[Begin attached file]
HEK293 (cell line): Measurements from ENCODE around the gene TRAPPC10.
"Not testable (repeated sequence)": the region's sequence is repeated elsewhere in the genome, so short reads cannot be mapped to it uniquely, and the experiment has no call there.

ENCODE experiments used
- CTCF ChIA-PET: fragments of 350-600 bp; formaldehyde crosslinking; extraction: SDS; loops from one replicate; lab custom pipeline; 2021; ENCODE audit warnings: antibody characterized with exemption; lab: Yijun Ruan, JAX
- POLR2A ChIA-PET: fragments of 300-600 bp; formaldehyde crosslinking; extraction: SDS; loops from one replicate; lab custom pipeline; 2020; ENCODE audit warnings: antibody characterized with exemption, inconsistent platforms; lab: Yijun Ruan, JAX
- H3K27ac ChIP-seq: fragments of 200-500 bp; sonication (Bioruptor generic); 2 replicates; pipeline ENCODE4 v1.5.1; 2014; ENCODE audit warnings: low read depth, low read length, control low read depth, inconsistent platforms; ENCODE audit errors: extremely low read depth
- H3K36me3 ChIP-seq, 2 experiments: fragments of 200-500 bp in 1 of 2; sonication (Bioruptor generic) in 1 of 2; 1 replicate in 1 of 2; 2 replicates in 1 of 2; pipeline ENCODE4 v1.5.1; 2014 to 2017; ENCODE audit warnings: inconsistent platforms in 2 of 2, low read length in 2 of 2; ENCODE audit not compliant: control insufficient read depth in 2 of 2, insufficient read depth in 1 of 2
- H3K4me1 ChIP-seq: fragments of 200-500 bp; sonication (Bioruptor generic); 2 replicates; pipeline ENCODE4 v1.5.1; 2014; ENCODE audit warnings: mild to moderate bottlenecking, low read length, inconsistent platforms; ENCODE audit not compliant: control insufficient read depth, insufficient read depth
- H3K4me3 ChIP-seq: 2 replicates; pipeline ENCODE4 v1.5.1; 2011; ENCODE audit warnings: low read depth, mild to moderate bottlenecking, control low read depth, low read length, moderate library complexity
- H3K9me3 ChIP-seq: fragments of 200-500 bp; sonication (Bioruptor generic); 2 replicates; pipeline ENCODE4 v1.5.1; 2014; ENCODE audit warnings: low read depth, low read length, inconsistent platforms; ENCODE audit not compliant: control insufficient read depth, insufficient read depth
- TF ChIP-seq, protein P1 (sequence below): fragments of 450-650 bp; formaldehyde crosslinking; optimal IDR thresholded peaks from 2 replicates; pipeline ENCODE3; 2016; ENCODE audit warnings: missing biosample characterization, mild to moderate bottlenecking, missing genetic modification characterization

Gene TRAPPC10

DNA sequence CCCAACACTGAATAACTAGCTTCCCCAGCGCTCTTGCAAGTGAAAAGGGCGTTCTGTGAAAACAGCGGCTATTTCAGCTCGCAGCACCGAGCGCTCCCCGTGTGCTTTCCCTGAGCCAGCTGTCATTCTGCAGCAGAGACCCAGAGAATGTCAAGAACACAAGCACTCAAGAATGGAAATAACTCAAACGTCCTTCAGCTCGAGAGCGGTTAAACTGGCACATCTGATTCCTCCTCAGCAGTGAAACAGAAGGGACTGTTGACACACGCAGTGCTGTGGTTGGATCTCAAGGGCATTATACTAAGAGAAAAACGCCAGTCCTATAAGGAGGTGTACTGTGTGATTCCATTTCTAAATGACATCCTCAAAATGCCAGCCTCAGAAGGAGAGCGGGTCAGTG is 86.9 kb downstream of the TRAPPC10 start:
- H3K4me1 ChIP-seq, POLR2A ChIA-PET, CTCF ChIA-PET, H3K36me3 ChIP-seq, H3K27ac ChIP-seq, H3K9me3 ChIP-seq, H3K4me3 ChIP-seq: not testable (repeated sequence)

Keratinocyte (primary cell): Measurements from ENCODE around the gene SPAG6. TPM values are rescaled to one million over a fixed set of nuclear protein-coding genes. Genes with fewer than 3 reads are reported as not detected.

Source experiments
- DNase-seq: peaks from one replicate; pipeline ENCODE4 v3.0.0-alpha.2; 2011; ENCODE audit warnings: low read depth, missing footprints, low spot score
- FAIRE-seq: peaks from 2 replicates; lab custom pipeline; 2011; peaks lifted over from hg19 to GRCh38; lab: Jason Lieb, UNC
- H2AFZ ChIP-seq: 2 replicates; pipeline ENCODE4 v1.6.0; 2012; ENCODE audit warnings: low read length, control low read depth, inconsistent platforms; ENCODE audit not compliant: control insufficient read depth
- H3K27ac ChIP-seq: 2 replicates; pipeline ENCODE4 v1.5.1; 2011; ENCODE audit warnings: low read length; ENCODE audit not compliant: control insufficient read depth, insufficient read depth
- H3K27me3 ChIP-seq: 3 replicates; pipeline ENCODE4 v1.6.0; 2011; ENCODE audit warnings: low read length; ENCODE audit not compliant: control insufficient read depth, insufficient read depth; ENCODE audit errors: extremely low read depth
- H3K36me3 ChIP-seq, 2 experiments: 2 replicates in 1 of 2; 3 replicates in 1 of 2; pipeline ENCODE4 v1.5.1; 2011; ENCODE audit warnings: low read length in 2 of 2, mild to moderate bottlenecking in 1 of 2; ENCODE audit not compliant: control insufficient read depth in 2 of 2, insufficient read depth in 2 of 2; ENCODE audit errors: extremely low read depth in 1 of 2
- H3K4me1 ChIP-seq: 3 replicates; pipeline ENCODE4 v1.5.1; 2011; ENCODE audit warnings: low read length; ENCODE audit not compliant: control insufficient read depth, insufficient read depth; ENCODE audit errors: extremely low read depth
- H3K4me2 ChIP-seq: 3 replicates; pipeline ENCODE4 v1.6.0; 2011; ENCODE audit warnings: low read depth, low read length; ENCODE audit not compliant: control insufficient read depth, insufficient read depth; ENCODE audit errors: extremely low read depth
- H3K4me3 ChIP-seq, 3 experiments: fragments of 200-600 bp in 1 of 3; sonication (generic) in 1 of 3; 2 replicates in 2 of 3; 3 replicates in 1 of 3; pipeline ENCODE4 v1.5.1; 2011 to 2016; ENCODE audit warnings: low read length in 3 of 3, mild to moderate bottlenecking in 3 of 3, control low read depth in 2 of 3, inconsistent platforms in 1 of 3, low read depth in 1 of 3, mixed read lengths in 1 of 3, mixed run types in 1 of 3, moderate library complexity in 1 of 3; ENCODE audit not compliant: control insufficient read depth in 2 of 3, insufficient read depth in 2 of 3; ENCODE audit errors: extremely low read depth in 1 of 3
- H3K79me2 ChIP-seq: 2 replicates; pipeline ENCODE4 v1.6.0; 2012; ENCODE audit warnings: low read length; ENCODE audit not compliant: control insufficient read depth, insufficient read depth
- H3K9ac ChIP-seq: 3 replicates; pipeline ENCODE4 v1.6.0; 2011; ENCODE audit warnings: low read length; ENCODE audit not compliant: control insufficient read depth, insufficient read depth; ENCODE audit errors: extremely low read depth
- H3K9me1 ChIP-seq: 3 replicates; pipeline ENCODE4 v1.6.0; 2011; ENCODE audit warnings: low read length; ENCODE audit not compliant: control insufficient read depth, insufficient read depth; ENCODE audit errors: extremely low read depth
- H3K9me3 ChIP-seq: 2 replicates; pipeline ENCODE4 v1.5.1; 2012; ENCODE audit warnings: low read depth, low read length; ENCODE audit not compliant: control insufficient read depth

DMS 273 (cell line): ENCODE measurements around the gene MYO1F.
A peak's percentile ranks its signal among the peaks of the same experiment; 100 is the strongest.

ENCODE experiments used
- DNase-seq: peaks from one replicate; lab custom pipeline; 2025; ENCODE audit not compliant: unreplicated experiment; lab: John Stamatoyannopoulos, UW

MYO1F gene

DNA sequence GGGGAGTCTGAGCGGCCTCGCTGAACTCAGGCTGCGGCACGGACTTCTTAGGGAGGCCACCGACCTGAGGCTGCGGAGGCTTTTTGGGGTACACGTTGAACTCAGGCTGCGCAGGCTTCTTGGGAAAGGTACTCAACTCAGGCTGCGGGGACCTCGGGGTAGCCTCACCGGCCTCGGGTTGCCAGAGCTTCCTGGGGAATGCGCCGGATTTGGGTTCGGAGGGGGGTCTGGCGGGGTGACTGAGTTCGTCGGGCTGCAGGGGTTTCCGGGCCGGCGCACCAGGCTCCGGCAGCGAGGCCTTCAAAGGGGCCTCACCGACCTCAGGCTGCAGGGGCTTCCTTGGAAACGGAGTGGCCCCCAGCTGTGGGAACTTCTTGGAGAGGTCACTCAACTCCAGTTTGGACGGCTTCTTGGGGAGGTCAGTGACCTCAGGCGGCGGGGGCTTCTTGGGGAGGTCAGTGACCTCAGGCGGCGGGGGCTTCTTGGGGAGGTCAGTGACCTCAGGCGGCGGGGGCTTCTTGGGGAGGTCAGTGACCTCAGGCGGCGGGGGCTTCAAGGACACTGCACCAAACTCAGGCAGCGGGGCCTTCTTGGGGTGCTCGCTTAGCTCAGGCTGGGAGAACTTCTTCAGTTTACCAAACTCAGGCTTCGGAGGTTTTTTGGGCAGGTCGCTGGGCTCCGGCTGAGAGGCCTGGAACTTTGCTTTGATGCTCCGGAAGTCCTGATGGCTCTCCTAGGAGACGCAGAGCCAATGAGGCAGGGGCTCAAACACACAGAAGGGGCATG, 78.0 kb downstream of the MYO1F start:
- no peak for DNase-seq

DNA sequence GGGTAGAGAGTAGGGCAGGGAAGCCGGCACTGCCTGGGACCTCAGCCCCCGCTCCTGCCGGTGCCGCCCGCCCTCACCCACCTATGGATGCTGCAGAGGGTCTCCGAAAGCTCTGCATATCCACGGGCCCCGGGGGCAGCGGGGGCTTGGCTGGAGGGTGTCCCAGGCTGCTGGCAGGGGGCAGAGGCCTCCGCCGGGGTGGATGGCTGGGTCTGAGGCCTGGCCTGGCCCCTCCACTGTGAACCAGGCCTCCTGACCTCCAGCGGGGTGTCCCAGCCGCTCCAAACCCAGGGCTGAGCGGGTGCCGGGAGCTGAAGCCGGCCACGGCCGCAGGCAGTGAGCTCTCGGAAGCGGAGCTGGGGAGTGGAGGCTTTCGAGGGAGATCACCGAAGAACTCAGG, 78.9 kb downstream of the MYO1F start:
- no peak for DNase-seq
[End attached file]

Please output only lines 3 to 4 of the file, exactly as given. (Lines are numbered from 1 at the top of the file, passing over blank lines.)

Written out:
ENCODE experiments used
- CTCF ChIA-PET: fragments of 350-600 bp; formaldehyde crosslinking; extraction: SDS; loops from one replicate; lab custom pipeline; 2021; ENCODE audit warnings: antibody characterized with exemption; lab: Yijun Ruan, JAX